Ashish [00:19:02] So when people talk about defunding the police, it isn't about defunding the police. It's about redistributing that money to be used for better things like housing services, social services, mental healthcare, healthcare in general. A lot of crime is a crime of need, not a crime of, like, anger or like one of horror. It's a crime of needs. People need things inside and they're often—we are criminalizing poverty. We're not criminalizing things that are really a pain on our society.
Ashish [00:19:31] And I think when you see that reduction in numbers of people incarcerated from all those minor [indistinct], and use that money wisely and put it back into our society. We need to spend—what do we think about our society going forward. To your point about would it happen in our lifetime—what do we want to see? Do we want to see our neighbors supported when there's something wrong rather than having cops roll up on them when they have a mental health disorder? Do we want to see them get the right care instead of thrown into a prison cell for that?
Ashish [00:20:01] People has asked me, what does this look like? I joke with it—it's the defund the police stuff. I joke that if you come to the Upper West Side in New York, the most police I saw over six years was guarding a statue when we had the BLM [laughs] marches going through our neighborhood. Most of the resources we spend our money on are schools, community centers, playgrounds being clean, and good facilities for our neighbors. And if we did that in every part of our society, you'd probably see a lower crime rate at the same time.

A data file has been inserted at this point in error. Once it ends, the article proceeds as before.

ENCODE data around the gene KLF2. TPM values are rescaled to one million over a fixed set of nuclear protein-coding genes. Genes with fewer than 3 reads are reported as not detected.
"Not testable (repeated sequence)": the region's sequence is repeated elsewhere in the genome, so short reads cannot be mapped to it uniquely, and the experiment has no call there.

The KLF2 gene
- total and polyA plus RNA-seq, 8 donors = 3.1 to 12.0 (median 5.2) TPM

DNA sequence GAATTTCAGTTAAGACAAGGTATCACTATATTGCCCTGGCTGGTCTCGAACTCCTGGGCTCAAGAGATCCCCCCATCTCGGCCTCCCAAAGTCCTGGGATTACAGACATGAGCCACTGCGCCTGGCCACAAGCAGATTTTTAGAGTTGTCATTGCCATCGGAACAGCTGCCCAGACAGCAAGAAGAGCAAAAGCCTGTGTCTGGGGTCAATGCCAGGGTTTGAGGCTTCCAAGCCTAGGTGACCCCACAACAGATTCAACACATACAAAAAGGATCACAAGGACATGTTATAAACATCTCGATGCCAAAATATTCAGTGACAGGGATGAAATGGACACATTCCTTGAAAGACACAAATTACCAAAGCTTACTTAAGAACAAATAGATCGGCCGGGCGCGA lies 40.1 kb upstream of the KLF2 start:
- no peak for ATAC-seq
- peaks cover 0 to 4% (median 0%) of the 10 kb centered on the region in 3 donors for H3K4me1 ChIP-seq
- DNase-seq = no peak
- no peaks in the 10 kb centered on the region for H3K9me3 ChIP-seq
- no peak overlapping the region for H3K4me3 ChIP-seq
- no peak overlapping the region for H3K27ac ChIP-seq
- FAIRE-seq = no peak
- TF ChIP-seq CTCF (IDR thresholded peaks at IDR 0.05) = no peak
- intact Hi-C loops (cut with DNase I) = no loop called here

Kinsey [00:20:29] Well, we've already gotten ourselves in a great conversation with tons to think about. We're going to take a [indistinct], here from our sponsor, then get into where big business and the economy comes into all this. — And now back to the conversation with Ashish Prashar. So we were talking about the money aspects here. Where the money goes. Where the tax dollars go. Who makes money off of this? Is there a way to put prison labor in as brief an explanation as possible into context in corporate America and our economy as a whole?
Ashish [00:21:02] I think it's very hard to get the exact numbers. They're very good—I think I mentioned earlier on they weren't really good at, like, hiding what type of services they provide, how they're used. And as I mentioned earlier on, I think 5,000, only 5,000 they use for corporates. Everything else is used by a corporate, but it's for the prison itself or the state to use that labor.
Ashish [00:21:21] I think the best way to look at it is like, you know, I think there's an organization called Worth Rises. And they put together a report that came out in April that has a list of the 4,100 companies—I think it's 4,150 companies—that are involved in the prison industrial complex. And Worth Rises—again, they were very conservative with [indistinct] deliberately. Because they didn't want to overstate it, but they want to make sure that you realize that it is everything in our society.